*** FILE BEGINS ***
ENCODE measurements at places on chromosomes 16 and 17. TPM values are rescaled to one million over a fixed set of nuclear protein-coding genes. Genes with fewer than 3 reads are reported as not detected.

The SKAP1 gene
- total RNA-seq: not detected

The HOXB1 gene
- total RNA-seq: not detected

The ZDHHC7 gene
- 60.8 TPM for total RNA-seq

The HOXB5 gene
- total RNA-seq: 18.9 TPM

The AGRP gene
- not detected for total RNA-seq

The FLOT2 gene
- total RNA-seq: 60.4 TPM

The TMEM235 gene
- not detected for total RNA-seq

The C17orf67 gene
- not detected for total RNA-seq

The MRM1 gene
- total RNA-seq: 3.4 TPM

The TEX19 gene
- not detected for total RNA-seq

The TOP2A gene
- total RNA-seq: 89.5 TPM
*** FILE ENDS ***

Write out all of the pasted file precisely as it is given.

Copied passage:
ENCODE measurements at places on chromosomes 16 and 17. TPM values are rescaled to one million over a fixed set of nuclear protein-coding genes. Genes with fewer than 3 reads are reported as not detected.

The SKAP1 gene
- total RNA-seq: not detected

The HOXB1 gene
- total RNA-seq: not detected

The ZDHHC7 gene
- 60.8 TPM for total RNA-seq

The HOXB5 gene
- total RNA-seq: 18.9 TPM

The AGRP gene
- not detected for total RNA-seq

The FLOT2 gene
- total RNA-seq: 60.4 TPM

The TMEM235 gene
- not detected for total RNA-seq

The C17orf67 gene
- not detected for total RNA-seq

The MRM1 gene
- total RNA-seq: 3.4 TPM

The TEX19 gene
- not detected for total RNA-seq

The TOP2A gene
- total RNA-seq: 89.5 TPM